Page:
the little effect it has had on the demand for our other Model S
All-Wheel Drive Model S 85D
Model S customers benefit from our free data connectivity and unique over-the-air software updates, which allow us to improve
customer cars over time. In March, we introduced our second significant software update of Q1, enabling new active safety
capabilities, adding intelligent range and charge management features, and boosting performance by increasing acceleration
and top speed. Additional software updates are scheduled in Q2 that will include more Autopilot safety and convenience
features for appropriately equipped cars.
The expansion of our customer support network continues at a rapid pace. With 425 Supercharger locations and 100 service
locations globally, driving a Model S is becoming more compelling every day. So far, our customers have Supercharged 111
million miles globally.
Improving Production Capabilities
In Q1, we manufactured 11,160 vehicles, 10% better than guidance, as we averaged more than 1,000 cars per production week.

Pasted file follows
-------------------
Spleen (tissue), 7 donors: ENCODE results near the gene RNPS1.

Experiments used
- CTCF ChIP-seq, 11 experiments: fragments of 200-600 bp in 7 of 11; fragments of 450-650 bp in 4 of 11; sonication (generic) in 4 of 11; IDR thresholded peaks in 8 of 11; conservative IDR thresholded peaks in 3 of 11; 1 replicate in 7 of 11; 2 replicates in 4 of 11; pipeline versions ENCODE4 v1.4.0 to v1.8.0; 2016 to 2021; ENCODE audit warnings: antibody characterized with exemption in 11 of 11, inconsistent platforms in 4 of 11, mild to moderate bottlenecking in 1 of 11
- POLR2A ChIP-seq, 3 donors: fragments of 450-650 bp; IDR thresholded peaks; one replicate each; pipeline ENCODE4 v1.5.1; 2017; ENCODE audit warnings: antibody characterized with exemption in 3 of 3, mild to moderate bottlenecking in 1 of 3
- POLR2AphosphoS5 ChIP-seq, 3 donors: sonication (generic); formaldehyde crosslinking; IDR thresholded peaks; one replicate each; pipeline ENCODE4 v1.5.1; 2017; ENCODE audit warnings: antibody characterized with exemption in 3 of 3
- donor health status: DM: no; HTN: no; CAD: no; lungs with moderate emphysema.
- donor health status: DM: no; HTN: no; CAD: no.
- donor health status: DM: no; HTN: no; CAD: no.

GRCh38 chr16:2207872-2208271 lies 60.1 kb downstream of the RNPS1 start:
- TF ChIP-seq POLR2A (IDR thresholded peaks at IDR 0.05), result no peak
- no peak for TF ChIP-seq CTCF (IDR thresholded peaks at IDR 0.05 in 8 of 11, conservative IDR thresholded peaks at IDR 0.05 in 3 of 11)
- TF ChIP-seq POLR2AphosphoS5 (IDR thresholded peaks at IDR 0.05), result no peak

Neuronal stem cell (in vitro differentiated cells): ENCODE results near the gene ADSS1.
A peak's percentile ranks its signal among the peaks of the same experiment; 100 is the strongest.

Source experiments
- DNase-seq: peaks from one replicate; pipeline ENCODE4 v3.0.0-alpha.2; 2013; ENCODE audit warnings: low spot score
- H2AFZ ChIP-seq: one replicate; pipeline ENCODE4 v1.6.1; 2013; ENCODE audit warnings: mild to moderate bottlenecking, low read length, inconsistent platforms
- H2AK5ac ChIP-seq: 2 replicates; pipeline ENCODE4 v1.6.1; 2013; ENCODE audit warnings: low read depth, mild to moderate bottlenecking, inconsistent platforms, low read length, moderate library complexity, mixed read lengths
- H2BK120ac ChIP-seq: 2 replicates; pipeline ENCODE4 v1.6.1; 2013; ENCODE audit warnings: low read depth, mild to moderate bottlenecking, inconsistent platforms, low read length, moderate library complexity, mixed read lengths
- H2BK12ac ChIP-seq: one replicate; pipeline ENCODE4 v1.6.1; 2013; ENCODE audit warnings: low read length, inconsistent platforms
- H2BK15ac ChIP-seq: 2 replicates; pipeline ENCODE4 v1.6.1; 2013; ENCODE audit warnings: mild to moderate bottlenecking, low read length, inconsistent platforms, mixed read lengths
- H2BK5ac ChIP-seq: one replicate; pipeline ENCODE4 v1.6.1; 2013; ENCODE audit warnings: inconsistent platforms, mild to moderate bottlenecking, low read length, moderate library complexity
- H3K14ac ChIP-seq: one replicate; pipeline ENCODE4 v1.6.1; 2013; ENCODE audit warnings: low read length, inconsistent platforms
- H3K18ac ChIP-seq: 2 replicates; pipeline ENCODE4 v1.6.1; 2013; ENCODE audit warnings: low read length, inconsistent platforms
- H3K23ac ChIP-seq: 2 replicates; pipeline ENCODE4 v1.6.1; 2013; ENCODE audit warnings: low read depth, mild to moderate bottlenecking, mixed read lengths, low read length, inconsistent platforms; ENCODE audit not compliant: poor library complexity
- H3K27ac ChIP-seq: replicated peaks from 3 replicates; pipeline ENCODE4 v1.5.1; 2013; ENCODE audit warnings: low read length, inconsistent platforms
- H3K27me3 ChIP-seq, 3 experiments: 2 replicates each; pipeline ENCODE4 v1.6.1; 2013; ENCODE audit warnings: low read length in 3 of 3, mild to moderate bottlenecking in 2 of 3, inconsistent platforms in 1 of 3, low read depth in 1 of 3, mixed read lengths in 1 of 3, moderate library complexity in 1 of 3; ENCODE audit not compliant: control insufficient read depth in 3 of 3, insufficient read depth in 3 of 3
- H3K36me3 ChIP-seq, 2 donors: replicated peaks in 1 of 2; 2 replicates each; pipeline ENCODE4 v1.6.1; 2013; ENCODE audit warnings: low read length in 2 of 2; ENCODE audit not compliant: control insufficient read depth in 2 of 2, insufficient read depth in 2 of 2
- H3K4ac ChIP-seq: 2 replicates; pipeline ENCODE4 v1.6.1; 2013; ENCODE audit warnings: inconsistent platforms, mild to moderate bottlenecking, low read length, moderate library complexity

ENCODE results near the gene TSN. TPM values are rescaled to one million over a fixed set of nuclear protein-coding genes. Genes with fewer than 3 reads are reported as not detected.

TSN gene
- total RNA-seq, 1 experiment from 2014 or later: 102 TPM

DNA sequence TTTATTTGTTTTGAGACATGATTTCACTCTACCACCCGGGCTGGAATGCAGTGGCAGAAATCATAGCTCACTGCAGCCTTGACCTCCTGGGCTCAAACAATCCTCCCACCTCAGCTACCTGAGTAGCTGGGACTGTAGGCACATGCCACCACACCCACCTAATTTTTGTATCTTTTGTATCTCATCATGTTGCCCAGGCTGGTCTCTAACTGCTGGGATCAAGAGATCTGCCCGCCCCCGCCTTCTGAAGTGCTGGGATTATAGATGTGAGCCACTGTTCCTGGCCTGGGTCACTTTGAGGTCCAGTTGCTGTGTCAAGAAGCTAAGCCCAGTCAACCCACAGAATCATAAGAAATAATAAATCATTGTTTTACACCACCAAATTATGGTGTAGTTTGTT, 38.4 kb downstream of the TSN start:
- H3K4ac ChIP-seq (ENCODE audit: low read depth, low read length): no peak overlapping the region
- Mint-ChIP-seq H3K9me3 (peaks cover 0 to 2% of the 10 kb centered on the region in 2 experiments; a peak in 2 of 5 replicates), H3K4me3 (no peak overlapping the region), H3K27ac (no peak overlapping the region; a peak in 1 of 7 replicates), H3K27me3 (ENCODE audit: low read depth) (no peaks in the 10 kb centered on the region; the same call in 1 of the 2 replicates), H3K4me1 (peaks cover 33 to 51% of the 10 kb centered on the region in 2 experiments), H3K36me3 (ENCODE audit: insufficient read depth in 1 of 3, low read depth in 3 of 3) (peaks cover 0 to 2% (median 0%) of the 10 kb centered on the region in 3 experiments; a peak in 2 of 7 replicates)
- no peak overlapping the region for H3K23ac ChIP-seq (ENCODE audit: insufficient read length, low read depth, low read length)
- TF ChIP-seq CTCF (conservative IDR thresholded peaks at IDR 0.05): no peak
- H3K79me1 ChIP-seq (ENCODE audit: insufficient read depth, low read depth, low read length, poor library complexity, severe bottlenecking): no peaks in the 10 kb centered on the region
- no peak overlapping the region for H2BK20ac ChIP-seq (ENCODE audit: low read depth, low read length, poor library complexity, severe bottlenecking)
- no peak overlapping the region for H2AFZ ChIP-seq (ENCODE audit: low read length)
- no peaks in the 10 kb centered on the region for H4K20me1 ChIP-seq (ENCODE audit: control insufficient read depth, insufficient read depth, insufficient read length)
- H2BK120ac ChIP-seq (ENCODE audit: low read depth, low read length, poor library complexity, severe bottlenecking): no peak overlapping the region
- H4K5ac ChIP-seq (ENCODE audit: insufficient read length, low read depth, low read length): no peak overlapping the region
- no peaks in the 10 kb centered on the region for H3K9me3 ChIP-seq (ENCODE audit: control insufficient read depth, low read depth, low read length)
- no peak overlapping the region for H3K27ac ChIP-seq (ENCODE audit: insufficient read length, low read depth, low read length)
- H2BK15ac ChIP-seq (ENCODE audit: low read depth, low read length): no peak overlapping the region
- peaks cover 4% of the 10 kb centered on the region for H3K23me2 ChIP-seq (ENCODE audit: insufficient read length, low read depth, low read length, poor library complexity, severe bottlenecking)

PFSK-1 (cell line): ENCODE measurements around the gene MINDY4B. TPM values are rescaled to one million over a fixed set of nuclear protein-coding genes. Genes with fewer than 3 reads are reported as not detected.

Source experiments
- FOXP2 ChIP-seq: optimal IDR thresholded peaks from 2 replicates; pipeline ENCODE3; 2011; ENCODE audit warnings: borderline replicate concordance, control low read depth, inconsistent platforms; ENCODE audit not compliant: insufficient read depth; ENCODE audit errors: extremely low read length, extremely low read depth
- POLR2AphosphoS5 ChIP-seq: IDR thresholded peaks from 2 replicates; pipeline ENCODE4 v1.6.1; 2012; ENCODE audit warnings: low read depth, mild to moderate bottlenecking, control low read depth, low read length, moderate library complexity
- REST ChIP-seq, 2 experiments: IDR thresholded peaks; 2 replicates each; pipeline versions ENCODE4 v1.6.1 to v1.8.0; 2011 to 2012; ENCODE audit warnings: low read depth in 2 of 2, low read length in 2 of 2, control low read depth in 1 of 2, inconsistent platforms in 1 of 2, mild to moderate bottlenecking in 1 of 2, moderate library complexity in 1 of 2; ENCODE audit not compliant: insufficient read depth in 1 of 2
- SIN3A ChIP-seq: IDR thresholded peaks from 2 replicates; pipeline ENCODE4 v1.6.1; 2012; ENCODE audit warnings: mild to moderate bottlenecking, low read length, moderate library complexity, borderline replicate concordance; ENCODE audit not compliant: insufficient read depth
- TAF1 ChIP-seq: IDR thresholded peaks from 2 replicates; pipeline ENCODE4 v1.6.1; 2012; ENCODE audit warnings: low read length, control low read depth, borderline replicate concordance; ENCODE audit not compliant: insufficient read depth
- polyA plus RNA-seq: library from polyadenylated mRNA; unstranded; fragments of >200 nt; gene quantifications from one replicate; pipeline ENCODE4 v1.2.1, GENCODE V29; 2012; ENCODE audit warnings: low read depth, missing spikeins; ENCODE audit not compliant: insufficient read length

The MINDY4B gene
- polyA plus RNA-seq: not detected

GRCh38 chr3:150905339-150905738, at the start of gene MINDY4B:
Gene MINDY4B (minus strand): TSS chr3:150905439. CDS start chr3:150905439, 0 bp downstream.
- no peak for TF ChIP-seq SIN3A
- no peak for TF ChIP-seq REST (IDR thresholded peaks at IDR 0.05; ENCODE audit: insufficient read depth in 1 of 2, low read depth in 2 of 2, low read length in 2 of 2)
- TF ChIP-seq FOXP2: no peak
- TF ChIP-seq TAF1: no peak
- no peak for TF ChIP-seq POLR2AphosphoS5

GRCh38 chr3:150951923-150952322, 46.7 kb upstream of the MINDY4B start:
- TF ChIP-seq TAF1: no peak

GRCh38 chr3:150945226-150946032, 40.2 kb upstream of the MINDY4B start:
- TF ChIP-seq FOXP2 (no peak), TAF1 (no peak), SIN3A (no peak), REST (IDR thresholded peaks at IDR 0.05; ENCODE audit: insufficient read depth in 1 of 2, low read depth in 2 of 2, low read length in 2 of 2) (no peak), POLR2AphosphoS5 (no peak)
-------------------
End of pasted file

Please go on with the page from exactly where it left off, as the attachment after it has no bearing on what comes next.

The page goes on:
We successfully increased production on our new small drive unit line, which was critical to meeting the demand for our all-wheel
drive cars. Our production launches of 85D and 70D proceeded more smoothly than our prior launches, highlighting the
flexibility and increasing maturity of our manufacturing capabilities. With a more stable production cadence in Q1, we
implemented efficiency improvements and reduced labor hours by more than 20% per car by the end of the quarter.
During the quarter, we also made significant progress on the installation of a new body shop, paint shop and stamping presses